Admit it: You watch television while you eat.
We all do it.
Not you? Really?
I don't believe you. Your pants are on fire.
This is the country where you can buy a refrigerator with a television screen on the door. We invented the TV dinner and the TV tray to eat it on. Television and eating go back as far as television, literally.
We watch television nearly every night with dinner in my house. ("I'd like to buy an 'A.' Pat, and please pass the peas.")
So a question a co-worker asked got me thinking: "What kind of food would you serve at a Honey Boo Boo party?"
For those of you who haven't had the experience, "Here Comes Honey Boo Boo" is a new reality show on the TLC network about a Georgia family, whose youngest daughter -- a perennial toddler beauty queen contestant -- is nicknamed Honey Boo Boo.
While I have never actually watched this show, I know plenty about it from its frequent commercials and promotions.
"Opossum," I told her, "on white bread with mayonnaise. You could consult the 'White Trash Cookbook.'" (Yes, it is a real cookbook, I am not making this up.)
The Honey Boo Boo question prompted me to come up with a whole what-to-eat-with-what watch list.
"666 Park Avenue" (10 p.m. Sundays on ABC): This show is about a young couple that gets hired to manage a luxury hotel controlled by Satan.
Clearly, devil's food cake is in order; or perhaps angel food cake, if you prefer to root for good over evil.
Other dishes that come to mind: hot wings, shrimp diavolo, deviled eggs, deviled ham, Tabasco sauce.
"Guys With Kids" (8:30 p.m. Wednesdays on NBC): It's about three friends living in the same apartment building and learning how to be dads. Mac and cheese will keep both men and babies satisfied.
"Nashville" (10 p.m. on Wednesdays on ABC beginning Oct. 10): The show will trace the lives of an aging country singing star along with an up-and-coming young one.
Country music always makes me think of Elvis, so I'd serve fried peanut butter, banana and bacon sandwiches.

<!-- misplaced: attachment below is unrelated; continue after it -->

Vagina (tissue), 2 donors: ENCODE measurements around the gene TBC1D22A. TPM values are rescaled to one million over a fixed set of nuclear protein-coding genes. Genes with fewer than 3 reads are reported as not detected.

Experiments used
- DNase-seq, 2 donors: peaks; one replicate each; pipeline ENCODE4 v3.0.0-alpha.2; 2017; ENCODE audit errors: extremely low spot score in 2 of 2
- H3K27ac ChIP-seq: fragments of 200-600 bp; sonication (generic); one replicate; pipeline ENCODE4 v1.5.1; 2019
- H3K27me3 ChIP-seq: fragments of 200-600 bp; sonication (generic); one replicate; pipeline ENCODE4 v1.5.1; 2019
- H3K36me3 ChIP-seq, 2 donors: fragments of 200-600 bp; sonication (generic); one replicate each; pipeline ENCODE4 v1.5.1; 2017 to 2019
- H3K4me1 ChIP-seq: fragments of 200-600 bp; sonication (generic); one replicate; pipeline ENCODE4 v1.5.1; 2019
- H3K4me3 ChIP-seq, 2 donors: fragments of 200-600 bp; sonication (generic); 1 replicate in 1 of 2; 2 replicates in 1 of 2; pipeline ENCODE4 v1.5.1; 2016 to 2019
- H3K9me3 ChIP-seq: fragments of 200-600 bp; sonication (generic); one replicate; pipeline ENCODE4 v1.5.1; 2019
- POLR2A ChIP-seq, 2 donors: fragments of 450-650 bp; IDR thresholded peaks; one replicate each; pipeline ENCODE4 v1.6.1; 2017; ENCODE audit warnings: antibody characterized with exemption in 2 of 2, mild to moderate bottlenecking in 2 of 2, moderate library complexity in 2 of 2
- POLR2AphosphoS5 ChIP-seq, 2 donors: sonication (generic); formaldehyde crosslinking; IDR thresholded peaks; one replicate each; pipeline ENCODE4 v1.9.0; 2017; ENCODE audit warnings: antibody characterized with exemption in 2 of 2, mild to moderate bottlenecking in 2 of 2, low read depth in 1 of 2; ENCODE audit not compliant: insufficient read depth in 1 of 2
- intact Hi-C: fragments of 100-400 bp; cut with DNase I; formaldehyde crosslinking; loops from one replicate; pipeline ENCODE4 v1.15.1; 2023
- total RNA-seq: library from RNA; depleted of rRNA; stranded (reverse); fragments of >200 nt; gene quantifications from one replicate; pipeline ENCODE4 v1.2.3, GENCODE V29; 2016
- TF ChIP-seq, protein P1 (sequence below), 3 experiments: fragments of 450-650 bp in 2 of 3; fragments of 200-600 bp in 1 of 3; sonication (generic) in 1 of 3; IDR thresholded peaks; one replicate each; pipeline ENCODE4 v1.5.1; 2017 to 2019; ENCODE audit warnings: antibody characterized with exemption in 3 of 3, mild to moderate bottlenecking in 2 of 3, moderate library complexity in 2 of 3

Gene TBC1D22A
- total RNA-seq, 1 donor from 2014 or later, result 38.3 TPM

"Elementary" (10 p.m. Thursdays on CBS): This contemporary update of Sherlock Holmes, complete with a female Watson, is set in New York, which is a bummer because any Sherlock Holmes show really calls for British food. Fish and chips for everyone.
"Go On" (9 p.m. Tuesdays on NBC): Matthew Perry plays a sportscaster who enters group counseling after the death of his wife. His character is clearly grieving.
There's a reason why we all deliver food when someone dies. Grieving calls for large amounts of eating, especially pie and cake. But I'd stick with pie, it's so comforting.
"Animal Practice" (8 p.m. Wednesdays on NBC): This is about a veterinarian. Be sensitive and serve meatless meals.
"Chicago Fire" (10 p.m. Wednesdays on NBC starting Oct. 10): It's "Law & Order," but with fire instead of murder. Any show about a firehouse calls for a pot of three-alarm chili.
"Emily Owens, MD" (9 p.m. Tuesdays on the CW starting Oct. 16): It's about a new medical school graduate learning the ropes of hospital life. I'd serve cafeteria food, green gelatin and lots of coffee.
"Vegas" 10 p.m. Tuesdays on CBS): "Vegas" is about a sheriff who tries to maintain law and order in 1960s Las Vegas.
Hmmm, I don't care what year it is, any show about Vegas requires a buffet. Fill up the coffee table with all of your favorites, and since this was the 1960s, make sure there is shrimp cocktail.
"The Mindy Project"(9:30 p.m. Tuesdays on Fox): It stars Mindy Kaling as a single obstetrician who has a great career, but no luck in her love life.
Lots of women out there will be able to relate to this one, so let's just all reach for that pint of Ben & Jerry's.
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